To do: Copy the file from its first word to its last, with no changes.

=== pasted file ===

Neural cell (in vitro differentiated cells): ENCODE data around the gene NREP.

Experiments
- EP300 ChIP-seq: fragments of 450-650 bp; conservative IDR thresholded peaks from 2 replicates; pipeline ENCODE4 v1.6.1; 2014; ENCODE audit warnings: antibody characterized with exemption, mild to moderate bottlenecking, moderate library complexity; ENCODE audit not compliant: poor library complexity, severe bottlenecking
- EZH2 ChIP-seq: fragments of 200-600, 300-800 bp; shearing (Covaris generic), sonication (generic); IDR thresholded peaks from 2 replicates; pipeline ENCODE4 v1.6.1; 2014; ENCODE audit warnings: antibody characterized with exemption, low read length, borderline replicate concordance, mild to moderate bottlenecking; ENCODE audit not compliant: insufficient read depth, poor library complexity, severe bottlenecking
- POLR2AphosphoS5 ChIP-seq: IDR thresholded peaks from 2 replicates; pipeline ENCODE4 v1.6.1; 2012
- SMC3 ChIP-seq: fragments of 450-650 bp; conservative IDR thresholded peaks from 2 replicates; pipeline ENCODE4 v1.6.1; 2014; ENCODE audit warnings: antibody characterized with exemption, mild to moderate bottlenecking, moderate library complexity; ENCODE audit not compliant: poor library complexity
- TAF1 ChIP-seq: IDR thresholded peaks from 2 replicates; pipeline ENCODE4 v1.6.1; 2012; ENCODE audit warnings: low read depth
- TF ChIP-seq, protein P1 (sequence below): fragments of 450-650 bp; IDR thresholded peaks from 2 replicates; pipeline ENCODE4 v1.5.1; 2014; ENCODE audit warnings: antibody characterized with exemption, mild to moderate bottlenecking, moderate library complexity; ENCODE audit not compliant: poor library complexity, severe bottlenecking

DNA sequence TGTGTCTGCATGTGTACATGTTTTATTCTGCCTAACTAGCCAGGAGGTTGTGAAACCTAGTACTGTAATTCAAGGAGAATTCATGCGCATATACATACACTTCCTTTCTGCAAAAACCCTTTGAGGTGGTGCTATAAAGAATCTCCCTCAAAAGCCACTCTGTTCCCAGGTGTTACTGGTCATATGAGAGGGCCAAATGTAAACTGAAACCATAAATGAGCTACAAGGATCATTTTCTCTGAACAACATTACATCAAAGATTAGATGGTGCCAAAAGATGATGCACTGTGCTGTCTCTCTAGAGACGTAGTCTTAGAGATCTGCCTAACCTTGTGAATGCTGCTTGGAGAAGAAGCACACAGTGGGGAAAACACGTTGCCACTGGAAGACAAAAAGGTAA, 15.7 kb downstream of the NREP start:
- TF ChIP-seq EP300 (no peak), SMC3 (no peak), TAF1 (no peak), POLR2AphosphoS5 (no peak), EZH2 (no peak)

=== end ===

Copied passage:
Neural cell (in vitro differentiated cells): ENCODE data around the gene NREP.

Experiments
- EP300 ChIP-seq: fragments of 450-650 bp; conservative IDR thresholded peaks from 2 replicates; pipeline ENCODE4 v1.6.1; 2014; ENCODE audit warnings: antibody characterized with exemption, mild to moderate bottlenecking, moderate library complexity; ENCODE audit not compliant: poor library complexity, severe bottlenecking
- EZH2 ChIP-seq: fragments of 200-600, 300-800 bp; shearing (Covaris generic), sonication (generic); IDR thresholded peaks from 2 replicates; pipeline ENCODE4 v1.6.1; 2014; ENCODE audit warnings: antibody characterized with exemption, low read length, borderline replicate concordance, mild to moderate bottlenecking; ENCODE audit not compliant: insufficient read depth, poor library complexity, severe bottlenecking
- POLR2AphosphoS5 ChIP-seq: IDR thresholded peaks from 2 replicates; pipeline ENCODE4 v1.6.1; 2012
- SMC3 ChIP-seq: fragments of 450-650 bp; conservative IDR thresholded peaks from 2 replicates; pipeline ENCODE4 v1.6.1; 2014; ENCODE audit warnings: antibody characterized with exemption, mild to moderate bottlenecking, moderate library complexity; ENCODE audit not compliant: poor library complexity
- TAF1 ChIP-seq: IDR thresholded peaks from 2 replicates; pipeline ENCODE4 v1.6.1; 2012; ENCODE audit warnings: low read depth
- TF ChIP-seq, protein P1 (sequence below): fragments of 450-650 bp; IDR thresholded peaks from 2 replicates; pipeline ENCODE4 v1.5.1; 2014; ENCODE audit warnings: antibody characterized with exemption, mild to moderate bottlenecking, moderate library complexity; ENCODE audit not compliant: poor library complexity, severe bottlenecking

DNA sequence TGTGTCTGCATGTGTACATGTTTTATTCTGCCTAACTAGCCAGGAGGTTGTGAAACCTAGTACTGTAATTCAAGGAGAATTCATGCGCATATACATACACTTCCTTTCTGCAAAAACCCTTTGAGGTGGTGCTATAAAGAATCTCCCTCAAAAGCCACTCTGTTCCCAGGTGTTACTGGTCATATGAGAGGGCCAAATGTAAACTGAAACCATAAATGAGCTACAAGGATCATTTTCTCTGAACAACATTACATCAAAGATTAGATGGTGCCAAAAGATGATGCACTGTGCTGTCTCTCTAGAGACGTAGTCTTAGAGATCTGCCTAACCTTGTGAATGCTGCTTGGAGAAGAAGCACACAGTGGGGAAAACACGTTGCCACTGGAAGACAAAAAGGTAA, 15.7 kb downstream of the NREP start:
- TF ChIP-seq EP300 (no peak), SMC3 (no peak), TAF1 (no peak), POLR2AphosphoS5 (no peak), EZH2 (no peak)